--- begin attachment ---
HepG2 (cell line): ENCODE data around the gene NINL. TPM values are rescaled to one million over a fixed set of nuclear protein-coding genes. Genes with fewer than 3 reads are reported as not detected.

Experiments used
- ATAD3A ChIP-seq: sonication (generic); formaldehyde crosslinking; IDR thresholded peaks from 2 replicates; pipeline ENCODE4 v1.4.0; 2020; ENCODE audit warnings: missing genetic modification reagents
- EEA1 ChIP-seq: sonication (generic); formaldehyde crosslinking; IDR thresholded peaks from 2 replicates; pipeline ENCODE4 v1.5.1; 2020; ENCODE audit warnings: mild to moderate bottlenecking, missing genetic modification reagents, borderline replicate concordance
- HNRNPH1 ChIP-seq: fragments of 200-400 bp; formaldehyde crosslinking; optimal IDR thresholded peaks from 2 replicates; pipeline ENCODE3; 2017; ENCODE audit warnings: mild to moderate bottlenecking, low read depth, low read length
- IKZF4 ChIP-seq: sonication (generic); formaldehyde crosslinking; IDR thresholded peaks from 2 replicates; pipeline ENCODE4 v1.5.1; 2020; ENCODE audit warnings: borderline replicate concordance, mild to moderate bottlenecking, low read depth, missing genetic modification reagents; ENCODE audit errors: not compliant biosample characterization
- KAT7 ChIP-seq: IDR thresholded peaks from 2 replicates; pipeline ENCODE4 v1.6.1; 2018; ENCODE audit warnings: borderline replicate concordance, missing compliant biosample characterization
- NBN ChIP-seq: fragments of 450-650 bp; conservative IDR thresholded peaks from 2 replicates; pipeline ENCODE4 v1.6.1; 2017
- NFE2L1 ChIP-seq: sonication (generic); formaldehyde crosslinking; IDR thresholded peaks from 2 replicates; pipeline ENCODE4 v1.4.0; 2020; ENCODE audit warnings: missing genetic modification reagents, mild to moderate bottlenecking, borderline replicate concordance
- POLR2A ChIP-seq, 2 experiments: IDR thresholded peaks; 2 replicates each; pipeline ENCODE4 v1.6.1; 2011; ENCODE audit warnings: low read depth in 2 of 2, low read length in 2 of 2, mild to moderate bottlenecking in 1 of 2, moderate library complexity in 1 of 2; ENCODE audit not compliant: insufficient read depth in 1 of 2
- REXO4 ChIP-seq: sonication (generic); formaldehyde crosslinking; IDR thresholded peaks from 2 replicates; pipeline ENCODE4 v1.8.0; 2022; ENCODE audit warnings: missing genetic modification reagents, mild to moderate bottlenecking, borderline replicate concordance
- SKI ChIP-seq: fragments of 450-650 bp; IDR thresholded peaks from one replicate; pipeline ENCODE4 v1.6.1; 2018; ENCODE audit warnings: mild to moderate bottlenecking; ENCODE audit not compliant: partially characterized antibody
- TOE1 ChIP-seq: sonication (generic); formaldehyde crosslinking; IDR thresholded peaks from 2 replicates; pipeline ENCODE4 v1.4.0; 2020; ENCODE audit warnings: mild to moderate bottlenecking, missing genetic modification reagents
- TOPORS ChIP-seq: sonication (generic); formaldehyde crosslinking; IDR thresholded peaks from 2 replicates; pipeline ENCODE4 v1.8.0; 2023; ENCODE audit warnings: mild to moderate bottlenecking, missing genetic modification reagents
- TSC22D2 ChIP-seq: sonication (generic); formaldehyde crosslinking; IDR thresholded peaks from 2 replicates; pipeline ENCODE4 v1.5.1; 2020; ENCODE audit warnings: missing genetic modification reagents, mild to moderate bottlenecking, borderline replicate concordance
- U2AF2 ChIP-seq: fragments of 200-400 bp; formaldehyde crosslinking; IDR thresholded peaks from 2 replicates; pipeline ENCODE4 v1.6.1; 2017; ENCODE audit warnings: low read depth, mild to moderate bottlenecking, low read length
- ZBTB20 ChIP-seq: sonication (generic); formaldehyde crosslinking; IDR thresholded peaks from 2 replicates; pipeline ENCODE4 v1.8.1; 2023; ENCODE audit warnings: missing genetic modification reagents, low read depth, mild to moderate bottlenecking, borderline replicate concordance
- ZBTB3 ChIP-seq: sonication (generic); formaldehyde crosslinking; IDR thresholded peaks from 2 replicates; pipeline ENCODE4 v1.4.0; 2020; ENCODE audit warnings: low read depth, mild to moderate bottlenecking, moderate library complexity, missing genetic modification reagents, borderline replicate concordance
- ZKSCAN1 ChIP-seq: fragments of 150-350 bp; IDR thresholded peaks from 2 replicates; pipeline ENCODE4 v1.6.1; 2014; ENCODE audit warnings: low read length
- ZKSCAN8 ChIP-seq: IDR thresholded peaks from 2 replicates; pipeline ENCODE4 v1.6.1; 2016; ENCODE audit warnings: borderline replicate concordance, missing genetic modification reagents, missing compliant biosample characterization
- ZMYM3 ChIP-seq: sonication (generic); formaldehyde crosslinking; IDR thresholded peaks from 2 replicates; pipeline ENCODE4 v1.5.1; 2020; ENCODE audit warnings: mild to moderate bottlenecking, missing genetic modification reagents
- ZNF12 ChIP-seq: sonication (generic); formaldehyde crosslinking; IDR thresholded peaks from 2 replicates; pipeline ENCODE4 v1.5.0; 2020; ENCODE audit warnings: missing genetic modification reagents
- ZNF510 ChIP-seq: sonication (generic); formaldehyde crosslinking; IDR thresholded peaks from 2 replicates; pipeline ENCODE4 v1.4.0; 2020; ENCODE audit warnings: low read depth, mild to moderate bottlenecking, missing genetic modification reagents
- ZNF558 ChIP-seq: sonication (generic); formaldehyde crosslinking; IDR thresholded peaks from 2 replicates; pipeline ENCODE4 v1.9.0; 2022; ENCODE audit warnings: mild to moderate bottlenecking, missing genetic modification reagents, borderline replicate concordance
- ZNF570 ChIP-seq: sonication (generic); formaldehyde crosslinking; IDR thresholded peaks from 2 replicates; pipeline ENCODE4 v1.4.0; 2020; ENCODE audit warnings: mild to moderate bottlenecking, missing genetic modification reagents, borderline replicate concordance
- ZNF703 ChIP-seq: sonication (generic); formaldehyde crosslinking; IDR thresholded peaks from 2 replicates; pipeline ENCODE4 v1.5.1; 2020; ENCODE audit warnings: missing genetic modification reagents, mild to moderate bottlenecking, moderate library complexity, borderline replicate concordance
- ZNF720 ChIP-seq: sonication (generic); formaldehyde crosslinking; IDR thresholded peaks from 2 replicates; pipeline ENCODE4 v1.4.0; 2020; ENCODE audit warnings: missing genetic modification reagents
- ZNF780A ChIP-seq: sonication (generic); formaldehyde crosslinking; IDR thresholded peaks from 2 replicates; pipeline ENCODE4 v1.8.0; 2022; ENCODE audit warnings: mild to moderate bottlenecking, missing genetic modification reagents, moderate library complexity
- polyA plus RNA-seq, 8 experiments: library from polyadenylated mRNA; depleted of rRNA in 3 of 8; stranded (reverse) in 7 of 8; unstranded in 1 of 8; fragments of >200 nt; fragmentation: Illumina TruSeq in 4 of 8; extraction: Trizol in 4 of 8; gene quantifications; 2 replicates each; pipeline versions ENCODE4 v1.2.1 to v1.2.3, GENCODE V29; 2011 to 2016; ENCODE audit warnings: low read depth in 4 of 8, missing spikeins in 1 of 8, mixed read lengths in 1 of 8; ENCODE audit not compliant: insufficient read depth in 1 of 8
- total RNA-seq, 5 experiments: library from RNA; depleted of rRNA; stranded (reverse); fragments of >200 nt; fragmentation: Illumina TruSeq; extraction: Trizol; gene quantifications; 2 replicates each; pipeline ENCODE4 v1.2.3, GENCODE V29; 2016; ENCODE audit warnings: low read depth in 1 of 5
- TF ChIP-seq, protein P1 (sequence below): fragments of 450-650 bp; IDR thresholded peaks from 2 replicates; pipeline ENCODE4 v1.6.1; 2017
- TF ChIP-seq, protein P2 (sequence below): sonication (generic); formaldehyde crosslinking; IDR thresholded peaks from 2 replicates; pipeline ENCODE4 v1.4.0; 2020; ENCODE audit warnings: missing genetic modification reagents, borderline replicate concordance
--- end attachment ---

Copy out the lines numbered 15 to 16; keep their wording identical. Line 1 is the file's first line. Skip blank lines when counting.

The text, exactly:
- TSC22D2 ChIP-seq: sonication (generic); formaldehyde crosslinking; IDR thresholded peaks from 2 replicates; pipeline ENCODE4 v1.5.1; 2020; ENCODE audit warnings: missing genetic modification reagents, mild to moderate bottlenecking, borderline replicate concordance
- U2AF2 ChIP-seq: fragments of 200-400 bp; formaldehyde crosslinking; IDR thresholded peaks from 2 replicates; pipeline ENCODE4 v1.6.1; 2017; ENCODE audit warnings: low read depth, mild to moderate bottlenecking, low read length